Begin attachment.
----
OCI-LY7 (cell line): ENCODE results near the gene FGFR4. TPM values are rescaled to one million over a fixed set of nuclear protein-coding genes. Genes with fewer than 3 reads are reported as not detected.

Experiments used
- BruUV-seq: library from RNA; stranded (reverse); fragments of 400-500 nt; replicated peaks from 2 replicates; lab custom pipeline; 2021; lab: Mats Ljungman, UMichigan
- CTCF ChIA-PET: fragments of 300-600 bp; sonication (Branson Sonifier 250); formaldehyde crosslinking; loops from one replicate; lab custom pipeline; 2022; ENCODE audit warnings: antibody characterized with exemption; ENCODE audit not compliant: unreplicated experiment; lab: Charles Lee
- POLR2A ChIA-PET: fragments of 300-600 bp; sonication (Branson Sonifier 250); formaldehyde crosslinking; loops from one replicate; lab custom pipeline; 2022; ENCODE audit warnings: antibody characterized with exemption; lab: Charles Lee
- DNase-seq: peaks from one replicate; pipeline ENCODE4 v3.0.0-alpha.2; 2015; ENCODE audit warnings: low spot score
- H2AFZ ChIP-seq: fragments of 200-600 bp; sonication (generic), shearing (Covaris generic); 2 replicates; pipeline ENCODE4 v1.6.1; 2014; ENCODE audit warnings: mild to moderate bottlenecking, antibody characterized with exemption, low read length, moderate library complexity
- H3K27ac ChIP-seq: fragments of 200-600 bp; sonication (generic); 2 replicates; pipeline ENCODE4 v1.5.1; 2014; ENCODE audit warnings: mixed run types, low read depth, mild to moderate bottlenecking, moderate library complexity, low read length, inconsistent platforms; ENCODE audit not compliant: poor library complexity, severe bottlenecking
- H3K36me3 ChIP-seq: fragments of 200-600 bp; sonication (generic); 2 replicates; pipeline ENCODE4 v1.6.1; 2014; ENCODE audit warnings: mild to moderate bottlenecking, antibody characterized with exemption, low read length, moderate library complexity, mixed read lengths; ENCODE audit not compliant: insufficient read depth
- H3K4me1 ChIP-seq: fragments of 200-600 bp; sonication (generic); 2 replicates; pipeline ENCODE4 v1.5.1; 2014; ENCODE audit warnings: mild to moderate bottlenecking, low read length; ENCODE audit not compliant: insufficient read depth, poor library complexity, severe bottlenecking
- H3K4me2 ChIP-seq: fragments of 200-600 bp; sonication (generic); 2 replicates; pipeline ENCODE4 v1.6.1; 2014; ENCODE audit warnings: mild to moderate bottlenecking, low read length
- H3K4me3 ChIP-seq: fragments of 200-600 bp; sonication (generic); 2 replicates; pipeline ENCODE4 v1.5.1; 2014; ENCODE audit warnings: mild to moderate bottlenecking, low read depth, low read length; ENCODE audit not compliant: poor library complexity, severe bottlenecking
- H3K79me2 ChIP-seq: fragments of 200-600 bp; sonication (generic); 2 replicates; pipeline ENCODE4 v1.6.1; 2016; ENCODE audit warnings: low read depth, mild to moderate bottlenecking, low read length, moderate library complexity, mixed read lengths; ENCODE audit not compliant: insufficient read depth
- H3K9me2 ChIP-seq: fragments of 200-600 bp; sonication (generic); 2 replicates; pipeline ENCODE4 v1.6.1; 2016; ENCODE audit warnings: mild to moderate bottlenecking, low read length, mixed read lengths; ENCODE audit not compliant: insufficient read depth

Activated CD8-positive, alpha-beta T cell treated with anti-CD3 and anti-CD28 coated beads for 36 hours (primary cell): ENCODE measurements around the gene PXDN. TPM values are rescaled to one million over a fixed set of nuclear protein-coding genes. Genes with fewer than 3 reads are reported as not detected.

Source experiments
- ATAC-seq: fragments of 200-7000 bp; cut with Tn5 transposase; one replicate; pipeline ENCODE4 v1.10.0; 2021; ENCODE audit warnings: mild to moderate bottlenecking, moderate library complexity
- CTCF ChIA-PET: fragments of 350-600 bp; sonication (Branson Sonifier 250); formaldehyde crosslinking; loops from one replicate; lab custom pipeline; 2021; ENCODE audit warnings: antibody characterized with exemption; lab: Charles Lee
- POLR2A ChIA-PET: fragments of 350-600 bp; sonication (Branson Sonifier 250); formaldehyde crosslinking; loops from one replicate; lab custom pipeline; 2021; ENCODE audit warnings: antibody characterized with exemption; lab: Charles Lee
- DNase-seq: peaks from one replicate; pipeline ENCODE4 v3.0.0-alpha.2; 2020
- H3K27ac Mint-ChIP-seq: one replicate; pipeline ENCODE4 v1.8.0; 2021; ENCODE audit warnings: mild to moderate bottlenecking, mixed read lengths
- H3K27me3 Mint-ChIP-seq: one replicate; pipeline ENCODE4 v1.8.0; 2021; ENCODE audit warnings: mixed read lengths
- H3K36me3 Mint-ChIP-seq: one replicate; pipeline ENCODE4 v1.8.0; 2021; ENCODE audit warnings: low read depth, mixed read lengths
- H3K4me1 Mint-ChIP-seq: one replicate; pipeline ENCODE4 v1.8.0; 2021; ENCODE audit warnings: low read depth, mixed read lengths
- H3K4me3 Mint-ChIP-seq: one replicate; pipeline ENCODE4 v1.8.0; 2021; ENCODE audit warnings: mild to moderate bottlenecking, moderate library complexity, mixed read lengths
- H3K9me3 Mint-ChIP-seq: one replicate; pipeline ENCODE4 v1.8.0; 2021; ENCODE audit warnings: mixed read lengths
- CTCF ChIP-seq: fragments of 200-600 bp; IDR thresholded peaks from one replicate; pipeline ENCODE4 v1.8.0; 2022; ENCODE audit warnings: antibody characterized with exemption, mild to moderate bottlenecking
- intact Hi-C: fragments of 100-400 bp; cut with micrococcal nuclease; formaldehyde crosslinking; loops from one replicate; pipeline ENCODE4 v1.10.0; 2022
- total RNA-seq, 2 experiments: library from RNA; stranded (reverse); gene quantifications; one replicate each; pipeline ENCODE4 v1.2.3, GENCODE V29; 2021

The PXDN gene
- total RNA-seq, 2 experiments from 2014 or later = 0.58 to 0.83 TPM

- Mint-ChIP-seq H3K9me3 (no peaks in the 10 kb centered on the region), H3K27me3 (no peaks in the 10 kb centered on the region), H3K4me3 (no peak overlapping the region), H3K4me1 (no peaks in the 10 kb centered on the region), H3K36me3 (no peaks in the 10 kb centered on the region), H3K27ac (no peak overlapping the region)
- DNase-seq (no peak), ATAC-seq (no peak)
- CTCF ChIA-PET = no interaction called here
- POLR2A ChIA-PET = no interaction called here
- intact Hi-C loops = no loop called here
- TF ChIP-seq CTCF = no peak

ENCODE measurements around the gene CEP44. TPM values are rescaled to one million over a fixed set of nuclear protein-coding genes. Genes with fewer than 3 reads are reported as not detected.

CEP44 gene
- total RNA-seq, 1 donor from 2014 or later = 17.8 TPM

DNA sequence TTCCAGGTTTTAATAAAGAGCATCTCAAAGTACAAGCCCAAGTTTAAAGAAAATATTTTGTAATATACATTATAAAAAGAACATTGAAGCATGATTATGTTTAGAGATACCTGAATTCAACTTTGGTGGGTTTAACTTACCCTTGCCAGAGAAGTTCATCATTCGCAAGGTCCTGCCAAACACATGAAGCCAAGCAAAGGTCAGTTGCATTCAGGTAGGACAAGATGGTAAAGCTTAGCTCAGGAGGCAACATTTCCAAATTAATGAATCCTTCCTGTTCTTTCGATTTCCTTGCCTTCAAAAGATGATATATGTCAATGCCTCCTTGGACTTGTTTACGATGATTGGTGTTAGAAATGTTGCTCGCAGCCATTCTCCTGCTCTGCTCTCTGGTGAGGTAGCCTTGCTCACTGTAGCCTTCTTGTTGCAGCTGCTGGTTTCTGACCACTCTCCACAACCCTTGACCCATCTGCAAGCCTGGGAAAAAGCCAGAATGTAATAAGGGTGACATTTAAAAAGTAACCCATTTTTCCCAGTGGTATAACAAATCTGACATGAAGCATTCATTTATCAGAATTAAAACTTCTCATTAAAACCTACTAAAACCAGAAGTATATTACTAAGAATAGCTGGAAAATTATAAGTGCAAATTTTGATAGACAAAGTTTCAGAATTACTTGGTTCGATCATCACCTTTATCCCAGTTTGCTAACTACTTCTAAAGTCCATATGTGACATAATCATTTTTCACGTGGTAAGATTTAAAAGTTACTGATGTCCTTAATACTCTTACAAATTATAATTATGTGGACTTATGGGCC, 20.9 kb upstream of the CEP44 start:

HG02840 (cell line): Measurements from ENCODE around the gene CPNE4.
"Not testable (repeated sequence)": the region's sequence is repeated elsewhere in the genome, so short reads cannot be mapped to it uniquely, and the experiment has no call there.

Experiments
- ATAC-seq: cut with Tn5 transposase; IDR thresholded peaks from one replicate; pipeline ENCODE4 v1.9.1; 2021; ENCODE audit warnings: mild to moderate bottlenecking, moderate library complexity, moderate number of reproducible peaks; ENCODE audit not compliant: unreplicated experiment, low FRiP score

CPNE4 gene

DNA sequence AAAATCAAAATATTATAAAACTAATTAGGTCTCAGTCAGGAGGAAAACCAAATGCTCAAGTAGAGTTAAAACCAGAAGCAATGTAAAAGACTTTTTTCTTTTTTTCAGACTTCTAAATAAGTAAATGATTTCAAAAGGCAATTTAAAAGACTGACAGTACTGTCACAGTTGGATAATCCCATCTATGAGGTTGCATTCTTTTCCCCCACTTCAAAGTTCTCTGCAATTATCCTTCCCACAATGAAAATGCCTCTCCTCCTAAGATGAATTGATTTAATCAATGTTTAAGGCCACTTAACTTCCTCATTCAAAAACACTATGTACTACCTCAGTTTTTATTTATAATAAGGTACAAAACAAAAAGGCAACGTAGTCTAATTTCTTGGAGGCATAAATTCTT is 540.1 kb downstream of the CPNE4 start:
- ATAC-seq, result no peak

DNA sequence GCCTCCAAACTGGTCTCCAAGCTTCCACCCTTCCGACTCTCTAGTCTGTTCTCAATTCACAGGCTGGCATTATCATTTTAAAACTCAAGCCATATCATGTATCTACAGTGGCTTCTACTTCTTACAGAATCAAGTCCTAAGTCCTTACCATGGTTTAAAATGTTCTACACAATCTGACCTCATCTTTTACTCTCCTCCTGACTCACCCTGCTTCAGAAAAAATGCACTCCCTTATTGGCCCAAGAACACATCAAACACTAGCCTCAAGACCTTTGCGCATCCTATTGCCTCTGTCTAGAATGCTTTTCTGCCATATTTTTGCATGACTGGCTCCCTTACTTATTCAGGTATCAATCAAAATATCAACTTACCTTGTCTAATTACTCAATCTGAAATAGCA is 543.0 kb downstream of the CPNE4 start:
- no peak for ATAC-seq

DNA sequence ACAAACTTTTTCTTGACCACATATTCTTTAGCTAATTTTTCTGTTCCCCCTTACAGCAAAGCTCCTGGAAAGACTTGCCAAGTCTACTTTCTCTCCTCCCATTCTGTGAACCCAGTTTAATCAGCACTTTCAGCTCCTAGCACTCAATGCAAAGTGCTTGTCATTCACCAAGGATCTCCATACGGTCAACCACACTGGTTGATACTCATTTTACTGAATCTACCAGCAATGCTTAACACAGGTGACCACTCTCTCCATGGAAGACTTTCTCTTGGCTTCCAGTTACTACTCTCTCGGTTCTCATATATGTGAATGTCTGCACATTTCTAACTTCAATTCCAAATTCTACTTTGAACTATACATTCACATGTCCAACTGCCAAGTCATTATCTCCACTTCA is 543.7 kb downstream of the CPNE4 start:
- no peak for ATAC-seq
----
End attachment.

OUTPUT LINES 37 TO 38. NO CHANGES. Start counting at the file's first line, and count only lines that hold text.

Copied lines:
- TF ChIP-seq CTCF = no peak

ENCODE measurements around the gene CEP44. TPM values are rescaled to one million over a fixed set of nuclear protein-coding genes. Genes with fewer than 3 reads are reported as not detected.